My Oma was German through and through. Born and raised in Germany, she survived Berlin in the 1940s with her young son, my dad, in tow. After the war, while working for the Red Cross as a translator, she met and married the man who would become her husband, my father’s adoptive father, and the reason she immigrated to the United States during the Cold War. To say she was a stubborn, independent woman would be a vast understatement. The woman had spunk.
One of my favorite things about visiting my Oma was her cooking. She was quite talented in the kitchen, producing food from “the homeland” like it was as easy as pie. Her red cabbage was the perfect combination of savory and sweet and her potato salad remains one of my favorite dishes to take to a summer potluck. She taught me the value of a great loaf of bread, especially when homemade and accompanied with cheese and a good piece of smoked sausage. In fact, this was usually our “snack” when I came to visit: dark rye bread with slices of aged Cheddar cheese and thin pieces of meat.
Oma’s carrot cake is by far my favorite of her recipes. We would make the cake together from when I was quite young, and it was the first layer cake that I made on my own (well, nearly so). I’ve adapted her recipe just a little bit as these days I prefer to make it into cupcakes and I’ve added a bit more cinnamon and vanilla. I tend to have frosting left over (perhaps I need to be more generous in my dressing of the cupcakes), but a bit of leftover cream cheese frosting really isn’t hard to get rid of (at least around here).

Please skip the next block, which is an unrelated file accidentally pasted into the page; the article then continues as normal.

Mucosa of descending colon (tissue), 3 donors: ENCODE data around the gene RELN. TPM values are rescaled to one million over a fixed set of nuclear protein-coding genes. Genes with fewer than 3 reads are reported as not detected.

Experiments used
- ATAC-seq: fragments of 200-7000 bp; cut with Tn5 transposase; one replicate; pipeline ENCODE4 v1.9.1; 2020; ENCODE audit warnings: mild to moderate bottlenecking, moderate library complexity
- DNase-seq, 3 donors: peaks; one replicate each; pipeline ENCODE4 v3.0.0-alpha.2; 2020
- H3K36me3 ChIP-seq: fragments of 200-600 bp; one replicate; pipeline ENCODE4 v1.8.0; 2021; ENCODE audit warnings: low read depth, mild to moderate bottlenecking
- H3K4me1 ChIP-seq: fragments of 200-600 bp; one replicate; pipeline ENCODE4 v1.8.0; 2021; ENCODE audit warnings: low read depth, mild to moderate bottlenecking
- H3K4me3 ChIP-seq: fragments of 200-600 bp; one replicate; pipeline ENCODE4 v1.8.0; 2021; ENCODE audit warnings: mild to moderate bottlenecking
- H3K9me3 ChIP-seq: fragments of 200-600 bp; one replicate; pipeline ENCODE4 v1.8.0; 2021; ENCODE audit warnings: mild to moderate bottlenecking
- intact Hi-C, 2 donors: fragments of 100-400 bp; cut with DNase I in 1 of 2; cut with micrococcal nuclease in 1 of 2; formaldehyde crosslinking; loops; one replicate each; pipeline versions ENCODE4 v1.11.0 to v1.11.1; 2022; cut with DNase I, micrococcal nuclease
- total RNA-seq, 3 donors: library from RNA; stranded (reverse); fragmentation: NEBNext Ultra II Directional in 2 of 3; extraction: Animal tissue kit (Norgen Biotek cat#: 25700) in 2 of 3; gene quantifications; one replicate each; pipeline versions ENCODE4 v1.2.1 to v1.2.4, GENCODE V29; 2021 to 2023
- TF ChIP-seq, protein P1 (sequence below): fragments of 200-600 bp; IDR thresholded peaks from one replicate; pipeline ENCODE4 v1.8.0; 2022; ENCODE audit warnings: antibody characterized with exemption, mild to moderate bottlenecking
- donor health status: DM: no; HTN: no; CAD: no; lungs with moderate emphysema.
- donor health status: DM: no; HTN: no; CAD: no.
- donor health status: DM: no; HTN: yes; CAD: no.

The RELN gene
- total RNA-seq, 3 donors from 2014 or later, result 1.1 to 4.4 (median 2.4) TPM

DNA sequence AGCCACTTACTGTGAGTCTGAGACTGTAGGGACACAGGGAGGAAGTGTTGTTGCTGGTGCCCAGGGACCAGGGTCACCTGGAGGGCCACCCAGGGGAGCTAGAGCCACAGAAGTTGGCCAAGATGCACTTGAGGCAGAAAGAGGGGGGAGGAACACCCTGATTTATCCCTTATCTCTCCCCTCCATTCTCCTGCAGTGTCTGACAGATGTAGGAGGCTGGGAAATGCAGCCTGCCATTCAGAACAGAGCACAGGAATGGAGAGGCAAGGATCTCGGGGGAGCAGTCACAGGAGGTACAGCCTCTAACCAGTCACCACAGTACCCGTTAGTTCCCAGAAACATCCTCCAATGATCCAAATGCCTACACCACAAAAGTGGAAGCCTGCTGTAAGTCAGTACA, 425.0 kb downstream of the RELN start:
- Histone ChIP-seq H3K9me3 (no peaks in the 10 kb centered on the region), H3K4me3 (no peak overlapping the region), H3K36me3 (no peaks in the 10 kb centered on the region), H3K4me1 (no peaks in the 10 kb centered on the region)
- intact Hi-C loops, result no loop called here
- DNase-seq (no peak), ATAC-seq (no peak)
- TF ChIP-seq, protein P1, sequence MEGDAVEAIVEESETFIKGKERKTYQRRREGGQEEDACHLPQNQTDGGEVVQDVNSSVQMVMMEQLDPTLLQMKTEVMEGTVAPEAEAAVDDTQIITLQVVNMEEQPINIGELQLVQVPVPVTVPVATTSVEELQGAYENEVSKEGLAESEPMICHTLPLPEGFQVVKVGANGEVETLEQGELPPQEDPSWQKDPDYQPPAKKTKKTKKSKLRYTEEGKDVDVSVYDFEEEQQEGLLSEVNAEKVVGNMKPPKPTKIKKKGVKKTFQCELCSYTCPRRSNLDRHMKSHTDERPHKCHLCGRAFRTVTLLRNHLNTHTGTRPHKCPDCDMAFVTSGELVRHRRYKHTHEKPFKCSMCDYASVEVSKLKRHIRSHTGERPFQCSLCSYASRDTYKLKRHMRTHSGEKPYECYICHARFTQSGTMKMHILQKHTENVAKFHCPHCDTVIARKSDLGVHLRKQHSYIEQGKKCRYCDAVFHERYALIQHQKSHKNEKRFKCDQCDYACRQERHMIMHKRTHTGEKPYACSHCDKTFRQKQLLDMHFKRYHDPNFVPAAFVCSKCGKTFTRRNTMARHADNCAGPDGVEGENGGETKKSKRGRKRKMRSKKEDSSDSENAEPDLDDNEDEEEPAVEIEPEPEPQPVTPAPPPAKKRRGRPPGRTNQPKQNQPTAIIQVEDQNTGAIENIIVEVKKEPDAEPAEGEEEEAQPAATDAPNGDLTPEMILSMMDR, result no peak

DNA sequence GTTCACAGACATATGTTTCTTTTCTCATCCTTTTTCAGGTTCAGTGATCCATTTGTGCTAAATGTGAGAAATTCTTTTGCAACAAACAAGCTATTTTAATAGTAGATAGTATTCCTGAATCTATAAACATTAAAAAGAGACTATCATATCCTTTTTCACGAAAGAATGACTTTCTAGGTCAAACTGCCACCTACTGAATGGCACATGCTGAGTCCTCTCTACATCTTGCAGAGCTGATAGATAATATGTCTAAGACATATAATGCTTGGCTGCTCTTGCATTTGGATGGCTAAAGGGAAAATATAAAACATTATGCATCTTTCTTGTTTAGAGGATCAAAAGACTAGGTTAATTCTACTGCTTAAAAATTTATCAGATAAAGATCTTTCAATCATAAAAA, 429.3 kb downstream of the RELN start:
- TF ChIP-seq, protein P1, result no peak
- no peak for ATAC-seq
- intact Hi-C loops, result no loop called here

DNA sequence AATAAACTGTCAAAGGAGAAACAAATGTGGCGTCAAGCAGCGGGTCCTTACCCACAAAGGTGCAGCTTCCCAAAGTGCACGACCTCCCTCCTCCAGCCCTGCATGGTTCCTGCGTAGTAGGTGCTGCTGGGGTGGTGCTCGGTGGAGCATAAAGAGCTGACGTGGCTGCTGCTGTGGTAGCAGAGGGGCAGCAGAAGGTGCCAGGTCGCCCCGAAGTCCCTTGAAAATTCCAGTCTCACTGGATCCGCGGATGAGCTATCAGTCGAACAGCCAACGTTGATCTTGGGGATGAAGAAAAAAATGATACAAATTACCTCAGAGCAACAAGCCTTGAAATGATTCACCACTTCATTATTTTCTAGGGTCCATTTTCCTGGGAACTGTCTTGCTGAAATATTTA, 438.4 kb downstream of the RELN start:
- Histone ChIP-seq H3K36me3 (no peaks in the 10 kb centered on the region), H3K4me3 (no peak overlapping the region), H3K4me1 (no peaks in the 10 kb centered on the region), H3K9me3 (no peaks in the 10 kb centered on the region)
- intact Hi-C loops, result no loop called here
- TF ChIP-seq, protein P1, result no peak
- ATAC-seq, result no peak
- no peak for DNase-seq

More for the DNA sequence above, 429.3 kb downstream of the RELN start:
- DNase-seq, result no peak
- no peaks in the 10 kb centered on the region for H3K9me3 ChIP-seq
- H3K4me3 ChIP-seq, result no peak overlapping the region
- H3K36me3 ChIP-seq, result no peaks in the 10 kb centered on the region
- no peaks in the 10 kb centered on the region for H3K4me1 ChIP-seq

Oma’s Carrot Cake Cupcakes
Adapted from my Oma’s recipe
2 c flour
2 c sugar
1 t baking powder
1 t baking soda
2 t cinnamon
3 c finely shredded carrots
1 c cooking oil
1 t vanilla
4 large eggs
1/4 cup crushed pineapple, drained
1 8 oz package of Neufchâtel cheese, softened
1 stick of butter, softened
4 c powdered sugar
2 t vanilla
Preheat oven to 350°. Line cupcake pans with liners.
Mix dry ingredients (flour through cinnamon) together in a large bowl. Add shredded carrots and stir until well combined.
Mix remaining ingredients together in a separate bowl. When well combined, add the wet ingredients to the dry ingredients and stir until just combined.
Spoon batter into prepared cupcake pans, filling 2/3 of the way full (more than that and they will overflow the pan). Bake for 25-28 minutes, until very slightly browned on top.
Remove cupcakes from pan and let cool completely on a wire rack.
While muffins are cooling, cream the Neufchâtel cheese and butter together in a mixer. When well combined, turn down the mixer speed and gradually add the powdered sugar and vanilla. Continue mixing until smooth.
When the cupcakes are completely cool, frost them with your cream cheese frosting. I use a regular dinner knife when frosting, but a spatula also works well. Also, try dipping your knife/spatula in water to make the frosting smooth.
Alternative: if you are not serving these cupcakes the same day, delay making the frosting until the day you are serving them and freeze the cupcakes once they are completely cool. Remove cupcakes from freezer 2-3 hours before serving and frost while they are still cold.
Makes 24-28 cupcakes.